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Secret G20 law in Toronto used for purposes beyond its intent: Report

Ontario's Liberal government passed a secret law governing police powers during last year's G20 summit in Toronto that could have led to even more abuses than were witnessed, concludes former chief justice Roy McMurtry in a report released Thursday.

More than 1,100 people were arrested by the 20,000 police who patrolled Toronto during the G20 weekend.

The public, and police, were both mistakenly under the belief that police had the authority to stop, search and detain anyone near the G20 zone, and such searches took place across the city, well away from the summit site.

McMurtry was critical of the government for updating a Second World War law designed to protect public buildings like court houses to give police additional powers during last June's summit, and then failing to tell the public.

"The Public Works Protection Act raises issues regarding the liberty and security of the person in providing for warrantless searches and stopping for identification," writes McMurtry in the report. "(The) potential for abuse is beyond troubling, to say the least."

McMurtry called the law "vague," and warned a vague law can lead to "inconsistent and arbitrary" enforcement.

"Individuals are not provided with sufficient guidance as to what behaviour a law prohibits," he said. "And those in charge of enforcing the law are not provided with clear guidance as to how to enforce it."

The Canadian Civil Liberties Association said McMurtry's report vindicates what it's been saying all along about police abuses during the summit weekend, and again called on Premier Dalton McGuinty to apologize for the secret law.

"There is a need to apologize to the Ontario public who were prevented from knowing that the law had been changed," said association general counsel Nathalie Des Rosiers. "It would be a significant way of showing a recognition that something went wrong and that it ought not to have happened."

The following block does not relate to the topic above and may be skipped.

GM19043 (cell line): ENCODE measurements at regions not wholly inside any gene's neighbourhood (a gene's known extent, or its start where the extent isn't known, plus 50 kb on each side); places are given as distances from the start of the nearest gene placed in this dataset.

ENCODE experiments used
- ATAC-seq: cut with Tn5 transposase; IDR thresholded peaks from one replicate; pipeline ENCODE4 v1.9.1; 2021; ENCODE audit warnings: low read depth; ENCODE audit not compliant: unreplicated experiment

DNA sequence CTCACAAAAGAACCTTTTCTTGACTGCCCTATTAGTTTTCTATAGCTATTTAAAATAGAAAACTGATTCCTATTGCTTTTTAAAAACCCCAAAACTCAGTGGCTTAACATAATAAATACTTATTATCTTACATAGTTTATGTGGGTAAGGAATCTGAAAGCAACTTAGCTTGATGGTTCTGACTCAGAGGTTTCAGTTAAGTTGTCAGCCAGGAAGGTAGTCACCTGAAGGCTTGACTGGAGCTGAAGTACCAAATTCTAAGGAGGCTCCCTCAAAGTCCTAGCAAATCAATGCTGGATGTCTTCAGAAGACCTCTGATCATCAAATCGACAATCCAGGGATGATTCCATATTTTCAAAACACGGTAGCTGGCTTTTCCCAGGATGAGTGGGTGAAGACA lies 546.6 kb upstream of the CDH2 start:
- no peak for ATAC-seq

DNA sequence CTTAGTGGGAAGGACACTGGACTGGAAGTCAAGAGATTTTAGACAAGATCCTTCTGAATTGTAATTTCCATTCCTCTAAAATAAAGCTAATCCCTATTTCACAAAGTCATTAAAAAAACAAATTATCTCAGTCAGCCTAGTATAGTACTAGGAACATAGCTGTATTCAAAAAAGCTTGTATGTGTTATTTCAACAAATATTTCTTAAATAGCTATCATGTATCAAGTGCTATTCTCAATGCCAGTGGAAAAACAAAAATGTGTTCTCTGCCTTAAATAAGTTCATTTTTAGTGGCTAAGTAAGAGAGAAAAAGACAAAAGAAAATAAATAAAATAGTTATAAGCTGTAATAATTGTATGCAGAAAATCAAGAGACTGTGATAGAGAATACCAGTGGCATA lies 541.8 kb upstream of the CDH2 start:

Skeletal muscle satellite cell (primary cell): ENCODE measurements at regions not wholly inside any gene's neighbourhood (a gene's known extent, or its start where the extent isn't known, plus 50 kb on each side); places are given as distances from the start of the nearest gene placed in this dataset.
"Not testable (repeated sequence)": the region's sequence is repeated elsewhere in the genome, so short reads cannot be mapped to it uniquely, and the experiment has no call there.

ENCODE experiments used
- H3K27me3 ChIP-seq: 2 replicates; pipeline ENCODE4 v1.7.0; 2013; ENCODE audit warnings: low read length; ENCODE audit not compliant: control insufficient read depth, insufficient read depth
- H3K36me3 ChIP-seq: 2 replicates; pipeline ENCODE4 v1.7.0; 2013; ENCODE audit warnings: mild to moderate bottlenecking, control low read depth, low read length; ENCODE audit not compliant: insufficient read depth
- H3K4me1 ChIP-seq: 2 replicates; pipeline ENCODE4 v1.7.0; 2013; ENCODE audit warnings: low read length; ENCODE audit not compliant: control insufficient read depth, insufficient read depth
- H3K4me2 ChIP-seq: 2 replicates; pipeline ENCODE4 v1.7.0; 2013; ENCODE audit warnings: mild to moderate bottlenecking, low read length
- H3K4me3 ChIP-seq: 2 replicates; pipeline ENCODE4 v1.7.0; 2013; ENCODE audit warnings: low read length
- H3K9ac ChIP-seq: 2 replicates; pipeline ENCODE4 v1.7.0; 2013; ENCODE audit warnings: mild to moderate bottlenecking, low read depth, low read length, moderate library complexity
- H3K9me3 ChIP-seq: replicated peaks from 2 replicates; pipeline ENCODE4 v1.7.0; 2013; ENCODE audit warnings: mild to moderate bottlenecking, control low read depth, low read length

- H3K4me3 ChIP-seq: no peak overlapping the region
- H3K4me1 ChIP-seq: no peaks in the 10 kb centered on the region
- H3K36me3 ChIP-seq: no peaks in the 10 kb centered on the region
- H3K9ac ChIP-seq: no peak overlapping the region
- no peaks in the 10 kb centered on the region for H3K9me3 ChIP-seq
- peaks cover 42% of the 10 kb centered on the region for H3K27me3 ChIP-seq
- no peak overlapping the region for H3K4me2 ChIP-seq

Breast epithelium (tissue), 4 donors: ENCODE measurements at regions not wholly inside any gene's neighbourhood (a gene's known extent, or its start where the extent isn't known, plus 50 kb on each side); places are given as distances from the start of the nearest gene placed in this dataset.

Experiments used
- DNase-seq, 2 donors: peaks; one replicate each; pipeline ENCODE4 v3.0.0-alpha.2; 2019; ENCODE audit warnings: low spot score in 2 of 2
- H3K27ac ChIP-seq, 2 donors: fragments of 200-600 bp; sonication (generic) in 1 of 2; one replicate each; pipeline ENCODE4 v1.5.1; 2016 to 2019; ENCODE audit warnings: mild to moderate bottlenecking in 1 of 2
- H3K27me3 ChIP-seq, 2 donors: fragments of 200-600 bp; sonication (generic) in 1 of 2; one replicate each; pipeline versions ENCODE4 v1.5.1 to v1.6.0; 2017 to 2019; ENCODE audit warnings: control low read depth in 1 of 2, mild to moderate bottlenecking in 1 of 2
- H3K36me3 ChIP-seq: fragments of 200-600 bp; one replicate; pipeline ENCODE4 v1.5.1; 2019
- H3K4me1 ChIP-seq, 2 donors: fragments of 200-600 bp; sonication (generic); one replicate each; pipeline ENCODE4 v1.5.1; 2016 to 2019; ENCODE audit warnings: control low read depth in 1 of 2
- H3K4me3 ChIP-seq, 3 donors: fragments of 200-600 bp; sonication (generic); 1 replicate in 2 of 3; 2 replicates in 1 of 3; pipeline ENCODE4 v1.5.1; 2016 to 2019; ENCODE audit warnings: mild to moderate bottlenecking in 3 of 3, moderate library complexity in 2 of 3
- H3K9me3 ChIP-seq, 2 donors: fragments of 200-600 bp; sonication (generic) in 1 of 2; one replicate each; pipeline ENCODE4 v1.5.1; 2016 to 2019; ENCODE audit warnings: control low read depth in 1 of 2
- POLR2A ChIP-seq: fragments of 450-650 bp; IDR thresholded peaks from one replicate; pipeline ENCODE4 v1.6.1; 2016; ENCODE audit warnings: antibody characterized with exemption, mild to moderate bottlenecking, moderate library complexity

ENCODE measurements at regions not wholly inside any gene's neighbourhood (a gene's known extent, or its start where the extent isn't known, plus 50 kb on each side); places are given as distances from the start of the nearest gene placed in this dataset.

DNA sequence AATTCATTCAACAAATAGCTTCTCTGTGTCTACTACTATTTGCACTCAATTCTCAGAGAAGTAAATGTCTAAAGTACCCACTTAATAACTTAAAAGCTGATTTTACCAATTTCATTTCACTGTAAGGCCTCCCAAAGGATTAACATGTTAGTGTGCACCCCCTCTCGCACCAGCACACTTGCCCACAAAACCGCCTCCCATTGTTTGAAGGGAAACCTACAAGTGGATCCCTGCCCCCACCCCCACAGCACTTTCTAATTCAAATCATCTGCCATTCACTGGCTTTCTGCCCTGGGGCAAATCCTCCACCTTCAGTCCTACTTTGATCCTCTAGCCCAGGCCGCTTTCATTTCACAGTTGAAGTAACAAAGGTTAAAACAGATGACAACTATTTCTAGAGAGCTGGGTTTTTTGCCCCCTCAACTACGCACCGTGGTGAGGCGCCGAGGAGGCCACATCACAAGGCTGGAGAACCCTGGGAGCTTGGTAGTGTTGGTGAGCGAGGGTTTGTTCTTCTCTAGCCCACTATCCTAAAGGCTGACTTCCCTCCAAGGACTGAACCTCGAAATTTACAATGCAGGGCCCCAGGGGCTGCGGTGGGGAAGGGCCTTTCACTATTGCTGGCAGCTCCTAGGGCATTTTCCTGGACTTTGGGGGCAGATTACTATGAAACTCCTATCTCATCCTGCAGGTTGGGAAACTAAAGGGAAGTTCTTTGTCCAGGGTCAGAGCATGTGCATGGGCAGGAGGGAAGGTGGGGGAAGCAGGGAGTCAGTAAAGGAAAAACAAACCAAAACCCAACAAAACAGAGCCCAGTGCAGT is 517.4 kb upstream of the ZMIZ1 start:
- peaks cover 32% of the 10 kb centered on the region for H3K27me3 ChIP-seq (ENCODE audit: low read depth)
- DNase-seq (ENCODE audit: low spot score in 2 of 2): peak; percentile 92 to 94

The government should finally agree to call a full scale inquiry into the G20, added Des Rosiers, who welcomed McMurtry's report but said it looked at only one aspect of police behaviour during the G20.

"It doesn’t speak to the communications strategy of the police, the way in which the forces were deployed throughout the city, the decision to disperse peaceful protesters, to kettle them and the infiltrations of the different groups," she said. "The report points to the fact there were some significant failures during the G20 and we should get to the bottom of it so it’s not repeated."

McMurtry found the federal government, the RCMP and provincial police all said extra powers for police were not needed, but Toronto police Chief Bill Blair wanted extra authority for the G20 weekend and the province granted it.

"I agree with the observation of the CCLA that the provisions of the (secret law) led to a lack of clarity as to the scope of the search and seizure powers which created many difficulties and conflicts that probably could have been avoided," writes McMurtry.

For more from the Canadian Press scroll down the Tyee's main page or click here.

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